Foundation Cigar Company El Güegüense
This week, another cigar that I’ve been anxious to review. At bat is Foundation Cigar Company’s El Güegüense paired with a bottle of Deep Ellum’s Four Swords.
The Good Stuff:
Following a similar story to Steve Saka, the cigar community has been on pins and needles waiting for Nick Melillo to release his debut brand under his new company called Foundation Cigar Company. Earlier this year Nick announced said brand as the El Güegüense, pronounced L – Wha – When – Say. The translation for El Güegüense means “the wise man”, but it’s also the name of a very old drama that is considered one of the oldest Nicaraguan literary works. Produced at Casa Fernandez’s Tabacos Valle de Jalapa the El Güegüense features a Nicaraguan Corojo 99 wrapper from Finca Puntalito in Jalapa, a Nicaraguan Corojo 99 binder from Finca San Jose in Jalapa, with Nicaraguan Corojo 99 and Nicaraguan Criollo 98 from Jalapa and Esteli fillers. The El Güegüense comes in five sizes, the Robusto (5 1/2 x 50), Corona Gorda (5 5/8 x 36), The Toro Huac (6 x 56), and the Churchill (7 x 48). The cigars are all packaged into 25 count boxes and run between $9 and $13 a stick. I picked up a handful of these over from our friends at 2 Guys Smoke Shop.
Size: 5 5/8 x 46
Wrapper: Nicaraguan Corojo 99 Jalapa
Binder: Nicaraguan Corojo 99 Jalapa
Filler: Nicaraguan Corojo 99 and Nicaraguan Criollo 98 Jalapa and Esteli
Pairing: Deep Ellum Four Swords (Quadruple 10.5% ABV)
The El Güegüense starts out with a gorgeous medium brown wrapper. The color isn’t too consistent as there are many splotches of dark brown, and lighter areas around the small veins that run their course through the cigar’s body. The veins are very minor for the most part, and the wrapper leaf is laid seamlessly over itself carrying a slightly toothy, lightly oily texture. The wrapper is pretty thin but doesn’t feel too delicate as I squeeze it between my fingers. There is only one small soft area located just before the cigar’s round triple cap. The El Güegüense is polished off with a vibrant blue and gold band with great colored decorative detail and the “El Güegüense” names as well as “Esteli, Nicaragua” printed on the front.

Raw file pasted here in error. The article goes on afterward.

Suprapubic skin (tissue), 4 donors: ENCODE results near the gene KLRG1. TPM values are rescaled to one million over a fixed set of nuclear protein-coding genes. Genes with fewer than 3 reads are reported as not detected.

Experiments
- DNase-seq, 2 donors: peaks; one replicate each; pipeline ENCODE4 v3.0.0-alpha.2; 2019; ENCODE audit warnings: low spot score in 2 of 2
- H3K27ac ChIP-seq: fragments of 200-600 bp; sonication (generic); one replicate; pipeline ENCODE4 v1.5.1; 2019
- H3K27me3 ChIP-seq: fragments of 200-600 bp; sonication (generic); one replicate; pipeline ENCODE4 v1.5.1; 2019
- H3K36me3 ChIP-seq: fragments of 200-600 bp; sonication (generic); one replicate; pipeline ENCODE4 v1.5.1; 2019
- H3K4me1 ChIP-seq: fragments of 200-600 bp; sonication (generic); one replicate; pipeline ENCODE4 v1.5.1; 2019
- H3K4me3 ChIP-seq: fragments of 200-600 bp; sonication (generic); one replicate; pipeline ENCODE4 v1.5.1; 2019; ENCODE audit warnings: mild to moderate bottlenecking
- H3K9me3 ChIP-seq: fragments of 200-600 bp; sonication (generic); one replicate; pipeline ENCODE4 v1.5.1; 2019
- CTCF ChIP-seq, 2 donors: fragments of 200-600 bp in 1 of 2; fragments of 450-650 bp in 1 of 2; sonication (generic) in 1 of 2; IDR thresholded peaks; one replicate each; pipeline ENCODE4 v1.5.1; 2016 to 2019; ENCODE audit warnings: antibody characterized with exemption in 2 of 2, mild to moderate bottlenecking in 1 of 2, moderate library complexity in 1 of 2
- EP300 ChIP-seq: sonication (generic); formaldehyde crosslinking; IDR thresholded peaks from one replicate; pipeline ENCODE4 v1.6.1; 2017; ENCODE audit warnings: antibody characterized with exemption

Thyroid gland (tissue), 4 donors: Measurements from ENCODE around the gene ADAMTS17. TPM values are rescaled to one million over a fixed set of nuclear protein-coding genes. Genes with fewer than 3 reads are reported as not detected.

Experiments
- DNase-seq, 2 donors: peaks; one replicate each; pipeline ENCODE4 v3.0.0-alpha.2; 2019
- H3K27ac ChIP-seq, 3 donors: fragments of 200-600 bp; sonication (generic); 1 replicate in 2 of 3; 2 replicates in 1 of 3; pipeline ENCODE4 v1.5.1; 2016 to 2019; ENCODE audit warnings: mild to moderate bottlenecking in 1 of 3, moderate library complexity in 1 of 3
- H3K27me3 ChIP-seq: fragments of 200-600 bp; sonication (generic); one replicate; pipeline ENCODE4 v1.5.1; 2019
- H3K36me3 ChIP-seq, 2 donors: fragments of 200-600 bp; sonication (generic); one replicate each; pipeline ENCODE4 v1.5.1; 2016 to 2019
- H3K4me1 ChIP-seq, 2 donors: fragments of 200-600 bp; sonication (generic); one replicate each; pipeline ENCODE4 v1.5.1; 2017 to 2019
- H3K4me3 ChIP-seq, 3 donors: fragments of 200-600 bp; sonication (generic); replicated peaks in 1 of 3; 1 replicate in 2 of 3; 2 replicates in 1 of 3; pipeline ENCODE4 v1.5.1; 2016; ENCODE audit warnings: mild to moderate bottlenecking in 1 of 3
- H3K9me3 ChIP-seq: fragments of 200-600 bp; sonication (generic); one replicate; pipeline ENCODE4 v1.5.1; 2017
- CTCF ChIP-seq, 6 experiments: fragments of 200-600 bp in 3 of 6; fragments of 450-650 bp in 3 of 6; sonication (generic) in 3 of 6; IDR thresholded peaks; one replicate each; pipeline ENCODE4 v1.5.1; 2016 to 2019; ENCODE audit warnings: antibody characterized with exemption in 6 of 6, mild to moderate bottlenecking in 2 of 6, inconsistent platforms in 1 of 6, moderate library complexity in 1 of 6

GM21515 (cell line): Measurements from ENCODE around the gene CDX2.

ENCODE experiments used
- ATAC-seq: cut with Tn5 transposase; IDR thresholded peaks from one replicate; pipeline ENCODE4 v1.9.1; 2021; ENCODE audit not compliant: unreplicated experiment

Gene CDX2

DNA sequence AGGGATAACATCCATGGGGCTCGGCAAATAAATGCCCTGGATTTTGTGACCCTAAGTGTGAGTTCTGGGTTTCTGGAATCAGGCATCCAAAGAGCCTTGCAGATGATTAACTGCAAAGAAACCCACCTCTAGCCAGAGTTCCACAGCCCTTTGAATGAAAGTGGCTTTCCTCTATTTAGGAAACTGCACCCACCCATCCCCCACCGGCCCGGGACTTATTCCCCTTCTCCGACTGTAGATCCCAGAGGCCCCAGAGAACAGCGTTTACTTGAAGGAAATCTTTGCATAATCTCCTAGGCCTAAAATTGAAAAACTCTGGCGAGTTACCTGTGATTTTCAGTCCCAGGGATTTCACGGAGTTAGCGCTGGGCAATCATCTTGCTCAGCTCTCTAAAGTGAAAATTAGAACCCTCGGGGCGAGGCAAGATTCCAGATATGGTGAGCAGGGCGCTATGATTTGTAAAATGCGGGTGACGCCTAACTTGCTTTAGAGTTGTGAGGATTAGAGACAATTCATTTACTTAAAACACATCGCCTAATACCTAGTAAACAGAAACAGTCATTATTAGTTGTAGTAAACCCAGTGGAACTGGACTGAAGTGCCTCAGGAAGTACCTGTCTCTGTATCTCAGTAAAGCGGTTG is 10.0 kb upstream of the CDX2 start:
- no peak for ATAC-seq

The wrapper on the El Güegüense gives off a very strong, pungent cedar and malt aroma while the foot of the cigar carries some great spice and earthiness with just a little bit of pepper. The cap cut clean and easily using my Palio double bladed cutter. The cold draw produces lots of rich cedar, spice, and oat notes with a bit of a pepper punch on the lips from the wrapper.
The El Güegüense starts out with a nice bit of very bold oak, cinnamon and spice, dark chocolate, and just a splash of pepper. Only enough to really linger on my lips for a few seconds before fading away. After the first few puffs the pepper had completely disappeared as the sweetness increases throughout the first third. The draw is perfect. Each little puff pumps out a very thick cloud of thick, white smoke while the El Güegüense gives off a good deal of stationary smoke as it rests in my ashtray. The burn line is razor thin and dead even leaving behind a trail of light and medium gray ash which held on for about an inch before falling into my ashtray.
Into the second third of the El Güegüense some really nice plum has been added to the bold oak, spice, and dark chocolate with some lingering soft sweetness and cinnamon. The retrohale is really bold coating my nasal passage with a ton of cedar and really strong sweetness which helps amplify the sweetness as the cigar progresses. The burn is still dead even, solid, and razor thin as I close out the second third with no nicotine kick what so ever.
Into the final third of the El Güegüense and it’s just pouring on the flavors lead by strong oak and cherry backed by dark chocolate, spice, and sweetness. The flavors haven’t changed up much, but they didn’t need to. They started out great and finished great. Simple as that. The burn as been flawless and I never once had I reach for my lighter to touch up or relight. I close out the El Güegüense after and hour and a half with no nicotine, no harshness, and no extra heat.
This time of the year we are all considering our top cigars of 2015 and I’d be damn if Foundation Cigar Company’s El Güegüense doesn’t make it into quite a few lists this year, including mine. I’ve smoked a handful of these and have been impressed each run. The flavor profile is awesome, solid, and consistent while the price point is right where it should be. This is a perfect cigar for novice cigar smokers looking for a great full-bodied cigar that isn’t too powerful nor will it break the bank. It’s also perfect for those seasoned smokers looking for a solid, full-bodied stick to add to their regular rotation. Box worthy for sure.
Four Swords is a 10.5% ABV Quad aged in Chardonnay barrels. The beer comes out of Dallas, Texas and has just recently been making it’s way out west to El Paso. The beer leads with strong oak, fruit, caramel, malt and booze with a decently heavy mouthfeel before finishing with even more fruit, cherry, toffee, caramel, sweetness and booze. There is a very nice cherry that lingers on the aftertaste as well. This is a brilliant pairing with the El Güegüense as the flavors match up and it even helps really bring out the fruit buried in the El Güegüense’s profile. The cigar would also pair well with almost any Belgian style quad, lambic, or apple juice.